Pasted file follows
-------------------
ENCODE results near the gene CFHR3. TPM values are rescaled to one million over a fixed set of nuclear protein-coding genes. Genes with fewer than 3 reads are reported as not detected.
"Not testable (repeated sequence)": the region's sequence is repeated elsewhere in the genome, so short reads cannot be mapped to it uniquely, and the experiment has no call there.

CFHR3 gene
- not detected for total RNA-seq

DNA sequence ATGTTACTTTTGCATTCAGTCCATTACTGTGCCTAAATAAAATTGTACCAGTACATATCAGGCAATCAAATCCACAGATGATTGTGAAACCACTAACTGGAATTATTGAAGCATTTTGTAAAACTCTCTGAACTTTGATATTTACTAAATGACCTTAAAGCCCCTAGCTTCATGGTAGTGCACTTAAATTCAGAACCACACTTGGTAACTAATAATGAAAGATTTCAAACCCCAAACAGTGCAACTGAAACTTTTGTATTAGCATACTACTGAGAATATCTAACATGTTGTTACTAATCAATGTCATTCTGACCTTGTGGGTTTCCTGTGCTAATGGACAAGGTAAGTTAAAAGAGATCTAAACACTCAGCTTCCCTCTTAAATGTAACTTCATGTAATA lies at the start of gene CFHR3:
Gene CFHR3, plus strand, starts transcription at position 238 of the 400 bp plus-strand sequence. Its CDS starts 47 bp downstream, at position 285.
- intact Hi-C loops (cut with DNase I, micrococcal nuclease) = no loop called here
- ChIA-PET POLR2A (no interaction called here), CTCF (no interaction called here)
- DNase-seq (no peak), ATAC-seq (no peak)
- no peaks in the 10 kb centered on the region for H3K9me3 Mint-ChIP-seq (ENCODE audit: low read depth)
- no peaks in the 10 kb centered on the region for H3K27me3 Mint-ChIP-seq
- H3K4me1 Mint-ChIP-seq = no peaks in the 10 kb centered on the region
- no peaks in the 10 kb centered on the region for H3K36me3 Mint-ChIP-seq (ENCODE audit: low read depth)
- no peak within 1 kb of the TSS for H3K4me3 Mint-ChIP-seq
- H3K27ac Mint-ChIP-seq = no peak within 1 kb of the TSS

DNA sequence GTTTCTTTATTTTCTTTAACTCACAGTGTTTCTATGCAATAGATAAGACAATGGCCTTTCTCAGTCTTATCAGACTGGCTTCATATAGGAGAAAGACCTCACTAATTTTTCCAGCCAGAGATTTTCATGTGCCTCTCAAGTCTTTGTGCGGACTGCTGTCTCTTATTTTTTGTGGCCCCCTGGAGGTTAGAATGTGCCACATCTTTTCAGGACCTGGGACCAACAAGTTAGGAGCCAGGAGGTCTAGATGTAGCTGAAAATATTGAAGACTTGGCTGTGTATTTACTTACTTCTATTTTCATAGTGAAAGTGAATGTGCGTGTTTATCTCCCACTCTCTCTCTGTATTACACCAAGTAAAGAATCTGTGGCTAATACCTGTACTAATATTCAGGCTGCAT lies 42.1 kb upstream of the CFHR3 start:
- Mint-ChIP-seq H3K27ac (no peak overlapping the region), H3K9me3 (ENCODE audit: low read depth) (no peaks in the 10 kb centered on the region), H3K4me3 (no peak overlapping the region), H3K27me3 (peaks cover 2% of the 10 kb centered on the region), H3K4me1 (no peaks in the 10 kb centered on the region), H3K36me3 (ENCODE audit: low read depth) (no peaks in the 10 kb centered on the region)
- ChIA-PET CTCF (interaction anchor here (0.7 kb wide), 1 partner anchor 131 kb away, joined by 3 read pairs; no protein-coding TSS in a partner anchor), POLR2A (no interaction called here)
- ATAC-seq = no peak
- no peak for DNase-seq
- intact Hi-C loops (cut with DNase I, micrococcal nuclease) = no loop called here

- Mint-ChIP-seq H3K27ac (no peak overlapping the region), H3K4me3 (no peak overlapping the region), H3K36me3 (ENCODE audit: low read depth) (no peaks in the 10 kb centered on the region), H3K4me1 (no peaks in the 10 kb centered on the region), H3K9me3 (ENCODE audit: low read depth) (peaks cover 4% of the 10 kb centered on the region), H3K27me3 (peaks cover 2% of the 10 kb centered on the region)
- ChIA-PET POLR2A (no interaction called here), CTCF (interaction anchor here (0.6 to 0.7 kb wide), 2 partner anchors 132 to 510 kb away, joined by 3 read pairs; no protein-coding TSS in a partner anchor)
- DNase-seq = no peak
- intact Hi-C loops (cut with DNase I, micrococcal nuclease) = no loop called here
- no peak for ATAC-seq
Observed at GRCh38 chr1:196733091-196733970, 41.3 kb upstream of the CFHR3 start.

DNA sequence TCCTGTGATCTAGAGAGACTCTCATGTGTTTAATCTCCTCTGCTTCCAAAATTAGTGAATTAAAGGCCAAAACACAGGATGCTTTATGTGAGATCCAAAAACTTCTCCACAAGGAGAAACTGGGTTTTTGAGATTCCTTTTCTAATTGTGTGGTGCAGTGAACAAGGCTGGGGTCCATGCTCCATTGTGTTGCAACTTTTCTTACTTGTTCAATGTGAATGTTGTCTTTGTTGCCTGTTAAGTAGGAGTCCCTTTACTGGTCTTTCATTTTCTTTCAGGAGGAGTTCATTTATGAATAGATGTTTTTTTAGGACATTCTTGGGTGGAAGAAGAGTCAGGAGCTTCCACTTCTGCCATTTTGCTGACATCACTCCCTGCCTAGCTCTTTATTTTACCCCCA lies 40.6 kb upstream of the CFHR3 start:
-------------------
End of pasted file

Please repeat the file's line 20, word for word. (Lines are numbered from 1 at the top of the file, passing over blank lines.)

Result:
- no peak for DNase-seq